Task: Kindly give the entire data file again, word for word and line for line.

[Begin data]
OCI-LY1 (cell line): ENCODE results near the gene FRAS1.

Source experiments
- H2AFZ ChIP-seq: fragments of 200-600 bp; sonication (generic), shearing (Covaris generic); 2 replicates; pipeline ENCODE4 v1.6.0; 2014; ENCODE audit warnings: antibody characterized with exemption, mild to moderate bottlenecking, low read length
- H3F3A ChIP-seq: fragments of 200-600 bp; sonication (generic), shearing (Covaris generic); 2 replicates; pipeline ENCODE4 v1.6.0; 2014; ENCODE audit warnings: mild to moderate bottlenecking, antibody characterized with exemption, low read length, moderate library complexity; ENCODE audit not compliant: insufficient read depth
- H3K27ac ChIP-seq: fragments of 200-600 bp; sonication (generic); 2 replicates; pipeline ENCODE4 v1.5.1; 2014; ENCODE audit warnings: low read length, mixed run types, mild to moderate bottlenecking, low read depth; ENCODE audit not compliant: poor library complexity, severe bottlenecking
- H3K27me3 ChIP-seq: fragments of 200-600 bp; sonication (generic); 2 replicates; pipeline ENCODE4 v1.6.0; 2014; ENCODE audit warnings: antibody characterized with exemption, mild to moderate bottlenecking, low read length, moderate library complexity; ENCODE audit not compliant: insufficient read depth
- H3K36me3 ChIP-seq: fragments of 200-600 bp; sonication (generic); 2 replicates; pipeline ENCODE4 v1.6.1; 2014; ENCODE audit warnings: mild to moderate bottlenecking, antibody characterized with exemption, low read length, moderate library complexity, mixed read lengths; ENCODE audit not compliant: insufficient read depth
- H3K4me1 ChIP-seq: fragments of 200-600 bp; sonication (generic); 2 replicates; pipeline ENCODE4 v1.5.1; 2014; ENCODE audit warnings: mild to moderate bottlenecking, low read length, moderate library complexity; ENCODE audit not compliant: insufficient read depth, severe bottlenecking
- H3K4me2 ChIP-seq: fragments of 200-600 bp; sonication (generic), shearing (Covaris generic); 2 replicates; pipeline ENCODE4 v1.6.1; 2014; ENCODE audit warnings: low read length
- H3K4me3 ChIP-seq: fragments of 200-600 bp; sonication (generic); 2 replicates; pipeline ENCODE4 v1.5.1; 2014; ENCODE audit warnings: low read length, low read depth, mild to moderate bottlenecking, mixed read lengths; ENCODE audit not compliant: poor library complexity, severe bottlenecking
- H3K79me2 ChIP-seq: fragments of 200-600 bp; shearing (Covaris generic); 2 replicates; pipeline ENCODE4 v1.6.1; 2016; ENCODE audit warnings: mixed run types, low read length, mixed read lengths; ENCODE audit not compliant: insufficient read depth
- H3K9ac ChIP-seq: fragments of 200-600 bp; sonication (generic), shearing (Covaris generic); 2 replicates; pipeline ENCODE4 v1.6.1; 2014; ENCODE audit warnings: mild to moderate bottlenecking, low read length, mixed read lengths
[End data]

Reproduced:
OCI-LY1 (cell line): ENCODE results near the gene FRAS1.

Source experiments
- H2AFZ ChIP-seq: fragments of 200-600 bp; sonication (generic), shearing (Covaris generic); 2 replicates; pipeline ENCODE4 v1.6.0; 2014; ENCODE audit warnings: antibody characterized with exemption, mild to moderate bottlenecking, low read length
- H3F3A ChIP-seq: fragments of 200-600 bp; sonication (generic), shearing (Covaris generic); 2 replicates; pipeline ENCODE4 v1.6.0; 2014; ENCODE audit warnings: mild to moderate bottlenecking, antibody characterized with exemption, low read length, moderate library complexity; ENCODE audit not compliant: insufficient read depth
- H3K27ac ChIP-seq: fragments of 200-600 bp; sonication (generic); 2 replicates; pipeline ENCODE4 v1.5.1; 2014; ENCODE audit warnings: low read length, mixed run types, mild to moderate bottlenecking, low read depth; ENCODE audit not compliant: poor library complexity, severe bottlenecking
- H3K27me3 ChIP-seq: fragments of 200-600 bp; sonication (generic); 2 replicates; pipeline ENCODE4 v1.6.0; 2014; ENCODE audit warnings: antibody characterized with exemption, mild to moderate bottlenecking, low read length, moderate library complexity; ENCODE audit not compliant: insufficient read depth
- H3K36me3 ChIP-seq: fragments of 200-600 bp; sonication (generic); 2 replicates; pipeline ENCODE4 v1.6.1; 2014; ENCODE audit warnings: mild to moderate bottlenecking, antibody characterized with exemption, low read length, moderate library complexity, mixed read lengths; ENCODE audit not compliant: insufficient read depth
- H3K4me1 ChIP-seq: fragments of 200-600 bp; sonication (generic); 2 replicates; pipeline ENCODE4 v1.5.1; 2014; ENCODE audit warnings: mild to moderate bottlenecking, low read length, moderate library complexity; ENCODE audit not compliant: insufficient read depth, severe bottlenecking
- H3K4me2 ChIP-seq: fragments of 200-600 bp; sonication (generic), shearing (Covaris generic); 2 replicates; pipeline ENCODE4 v1.6.1; 2014; ENCODE audit warnings: low read length
- H3K4me3 ChIP-seq: fragments of 200-600 bp; sonication (generic); 2 replicates; pipeline ENCODE4 v1.5.1; 2014; ENCODE audit warnings: low read length, low read depth, mild to moderate bottlenecking, mixed read lengths; ENCODE audit not compliant: poor library complexity, severe bottlenecking
- H3K79me2 ChIP-seq: fragments of 200-600 bp; shearing (Covaris generic); 2 replicates; pipeline ENCODE4 v1.6.1; 2016; ENCODE audit warnings: mixed run types, low read length, mixed read lengths; ENCODE audit not compliant: insufficient read depth
- H3K9ac ChIP-seq: fragments of 200-600 bp; sonication (generic), shearing (Covaris generic); 2 replicates; pipeline ENCODE4 v1.6.1; 2014; ENCODE audit warnings: mild to moderate bottlenecking, low read length, mixed read lengths